Spencer Durham - firstname.lastname@example.org
What started out as an idea between two kids looking to give back has evolved into a fundraiser that raises thousands of dollars for children in need.
Thus is CASA's Annual Sand Sculpting Artfest. Now in it's ninth year, the event raises money for Court Appointed Special Advocates of Grant County, which helps abused and neglected children involved in judicial proceedings.
Bradley Belcher, 19, and his sister, Lauren, came up with the idea when they were just kids.
“My family has always been very philanthropic and loved to help people,” he said. “My sister and I have a passion for helping children who are less fortunate than ourselves.”
As kids, Belcher said he and his sister were always putting on fundraisers such as lemonade stands for Hurricane Katrina victims. When the two came up with a sand sculpture contest, the two reached out to the community foundation for local organizations that help children. They ended up pitching the idea to CASA.
“It was interesting to see them all lean back in their chairs when two kids came into talk to them and within a minute or two of the pitch they were all on the edge of their seats,” Belcher reminisced. “Everyone was jumping to see who could make the motion first and second it.”
CASA's sand sculpture contest is the only fundraiser for the organization. Leslie Hendricks, director for CASA, said 24 of the available 25 spaces were claimed for this year.
“We're just so humbled every year by the turnout and the support we get from the community,” she said.
Hendricks estimates the event will raise $20,000 this year. Hendricks also said the once-a-year fundraiser is why it has become so successful.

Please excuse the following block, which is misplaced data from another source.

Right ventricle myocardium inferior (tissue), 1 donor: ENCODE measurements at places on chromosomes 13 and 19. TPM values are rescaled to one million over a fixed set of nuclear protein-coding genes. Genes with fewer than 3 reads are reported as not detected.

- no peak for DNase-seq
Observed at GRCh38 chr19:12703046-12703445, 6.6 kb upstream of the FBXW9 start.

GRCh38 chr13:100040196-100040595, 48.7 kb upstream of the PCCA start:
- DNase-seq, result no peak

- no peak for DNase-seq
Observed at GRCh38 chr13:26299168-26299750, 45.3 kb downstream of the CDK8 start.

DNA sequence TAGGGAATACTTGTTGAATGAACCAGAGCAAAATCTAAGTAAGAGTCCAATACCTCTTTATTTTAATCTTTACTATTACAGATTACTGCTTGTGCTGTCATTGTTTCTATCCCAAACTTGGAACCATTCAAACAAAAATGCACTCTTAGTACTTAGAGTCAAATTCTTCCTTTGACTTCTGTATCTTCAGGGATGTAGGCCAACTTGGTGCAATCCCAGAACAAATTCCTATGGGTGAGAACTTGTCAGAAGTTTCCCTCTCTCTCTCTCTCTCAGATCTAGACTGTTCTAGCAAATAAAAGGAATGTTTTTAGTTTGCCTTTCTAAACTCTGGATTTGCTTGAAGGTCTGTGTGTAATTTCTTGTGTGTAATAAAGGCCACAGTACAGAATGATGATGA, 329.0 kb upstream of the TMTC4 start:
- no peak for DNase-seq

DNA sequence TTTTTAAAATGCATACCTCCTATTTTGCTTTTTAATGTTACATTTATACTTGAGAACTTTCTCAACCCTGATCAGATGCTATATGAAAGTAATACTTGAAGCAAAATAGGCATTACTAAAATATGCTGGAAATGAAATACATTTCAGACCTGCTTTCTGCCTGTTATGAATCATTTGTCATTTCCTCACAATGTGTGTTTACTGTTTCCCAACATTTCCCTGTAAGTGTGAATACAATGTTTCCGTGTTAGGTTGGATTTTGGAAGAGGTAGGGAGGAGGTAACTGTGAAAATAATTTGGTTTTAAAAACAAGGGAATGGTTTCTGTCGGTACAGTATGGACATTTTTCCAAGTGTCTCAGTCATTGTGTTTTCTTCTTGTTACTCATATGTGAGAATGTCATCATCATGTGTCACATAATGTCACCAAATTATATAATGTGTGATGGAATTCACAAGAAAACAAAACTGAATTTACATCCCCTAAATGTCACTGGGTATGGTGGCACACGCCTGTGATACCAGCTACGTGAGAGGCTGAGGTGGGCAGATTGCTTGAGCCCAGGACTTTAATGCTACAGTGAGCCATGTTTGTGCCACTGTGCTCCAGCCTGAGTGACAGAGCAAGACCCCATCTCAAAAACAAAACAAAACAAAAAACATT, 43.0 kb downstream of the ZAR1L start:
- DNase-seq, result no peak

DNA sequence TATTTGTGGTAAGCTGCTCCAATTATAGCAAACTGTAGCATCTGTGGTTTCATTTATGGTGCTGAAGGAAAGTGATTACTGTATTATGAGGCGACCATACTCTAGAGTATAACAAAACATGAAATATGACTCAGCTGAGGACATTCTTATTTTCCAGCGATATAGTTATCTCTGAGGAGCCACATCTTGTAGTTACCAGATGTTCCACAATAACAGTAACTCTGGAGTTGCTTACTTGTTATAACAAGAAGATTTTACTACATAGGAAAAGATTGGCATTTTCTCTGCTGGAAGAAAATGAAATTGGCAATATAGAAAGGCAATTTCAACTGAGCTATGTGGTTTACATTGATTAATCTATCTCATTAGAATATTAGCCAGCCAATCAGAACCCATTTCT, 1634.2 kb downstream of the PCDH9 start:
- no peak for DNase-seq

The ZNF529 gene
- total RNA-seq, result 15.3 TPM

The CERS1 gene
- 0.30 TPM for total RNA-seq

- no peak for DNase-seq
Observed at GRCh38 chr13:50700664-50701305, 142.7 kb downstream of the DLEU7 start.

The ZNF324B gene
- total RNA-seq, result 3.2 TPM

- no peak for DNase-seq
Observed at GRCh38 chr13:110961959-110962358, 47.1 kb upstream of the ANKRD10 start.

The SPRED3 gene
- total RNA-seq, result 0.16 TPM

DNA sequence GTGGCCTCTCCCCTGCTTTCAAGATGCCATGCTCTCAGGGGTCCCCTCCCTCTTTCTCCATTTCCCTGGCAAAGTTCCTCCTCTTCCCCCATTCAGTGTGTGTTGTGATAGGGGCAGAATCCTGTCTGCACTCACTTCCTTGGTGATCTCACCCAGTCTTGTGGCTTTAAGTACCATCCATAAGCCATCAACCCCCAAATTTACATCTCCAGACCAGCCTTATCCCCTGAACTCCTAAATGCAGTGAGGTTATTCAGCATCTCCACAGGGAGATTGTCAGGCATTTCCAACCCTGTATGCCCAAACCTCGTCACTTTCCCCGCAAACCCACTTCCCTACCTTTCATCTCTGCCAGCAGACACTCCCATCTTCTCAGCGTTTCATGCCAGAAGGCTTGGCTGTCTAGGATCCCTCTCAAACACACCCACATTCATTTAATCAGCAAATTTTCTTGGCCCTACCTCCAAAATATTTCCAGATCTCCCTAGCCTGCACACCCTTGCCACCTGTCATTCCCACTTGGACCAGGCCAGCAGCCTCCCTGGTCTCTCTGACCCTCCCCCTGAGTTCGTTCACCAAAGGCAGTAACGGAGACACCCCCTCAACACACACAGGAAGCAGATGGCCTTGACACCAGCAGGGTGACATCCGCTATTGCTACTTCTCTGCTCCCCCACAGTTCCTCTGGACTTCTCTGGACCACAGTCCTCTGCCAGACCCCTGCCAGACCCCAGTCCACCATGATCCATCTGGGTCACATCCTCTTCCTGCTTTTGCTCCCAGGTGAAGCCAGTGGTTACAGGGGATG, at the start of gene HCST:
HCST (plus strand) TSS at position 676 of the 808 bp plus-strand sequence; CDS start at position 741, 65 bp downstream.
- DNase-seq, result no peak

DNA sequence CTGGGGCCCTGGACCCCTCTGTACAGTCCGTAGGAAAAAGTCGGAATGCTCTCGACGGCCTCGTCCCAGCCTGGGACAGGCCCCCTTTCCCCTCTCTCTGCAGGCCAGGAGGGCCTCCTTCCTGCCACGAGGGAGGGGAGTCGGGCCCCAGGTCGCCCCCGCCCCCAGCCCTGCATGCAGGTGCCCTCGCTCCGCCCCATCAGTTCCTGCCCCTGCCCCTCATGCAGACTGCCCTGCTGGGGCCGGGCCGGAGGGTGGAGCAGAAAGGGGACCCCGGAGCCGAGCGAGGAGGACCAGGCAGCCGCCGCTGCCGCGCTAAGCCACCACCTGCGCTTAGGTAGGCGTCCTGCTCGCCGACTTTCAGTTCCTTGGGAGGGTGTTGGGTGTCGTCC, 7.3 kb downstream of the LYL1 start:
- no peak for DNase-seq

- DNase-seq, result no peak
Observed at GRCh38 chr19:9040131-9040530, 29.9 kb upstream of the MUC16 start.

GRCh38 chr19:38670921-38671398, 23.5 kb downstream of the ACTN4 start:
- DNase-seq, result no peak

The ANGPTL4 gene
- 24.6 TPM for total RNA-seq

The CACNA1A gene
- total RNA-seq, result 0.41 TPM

“I think our cause, helping children who have been abused and neglected, is a certainly a tug on people's heartstrings but we are an agency who goes to the community one time a year,” she said. “We're not nickle and dime-ing them every week or every month.”
Each year brings new participants.
“It seems like every year we get a new, neat story,” Hendricks said.
Anthony Downing, a farmer from Greentown, fit the bill for this year. Downing said he saw an advertisement for the contest at his local bank earlier last week and signed up.
“I've always built sandcastles, even when I was a little kid, but I learned some tricks on the beach from a semipro and I've been sharing those secrets with everyone,” he said.
Downing was the only participant in this year's contest to actually build a sandcastle. The farmer from Greentown didn't go home empty handed as he took home the Raisin Awareness Award.
It's pretty cool,” he said. “I didn't come to win an award but it's an honor to win.”
Other award recipients included Team Kenworthy (People's Choice) and Team Brandt's Harley-Davidson (Golden Pail Award).
But for others, CASA's sand sculpture contest is an every year occasion.
Shelley Marchetti of Riverside Community Federal Credit Union, is one of them. In fact, Marchetti said she tries to get the whole office involved. She said they start submitting ideas in February that the whole office will vote on. Marchetti said she even brings in colored pencils so they can color their designs.
“It's nice to see people out here and get to talk to them,” she said. “It's a great event and it's for the best cause.”
Team Riverside won the Schramm Family Award.
Looking back, Belcher never imagined the event would grow into what it has today.
“I thought it could be a cool fundraiser where you get some businesses out here to build some sandcastles and it's turned into this,” he said. “It's very cool to see how this has evolved.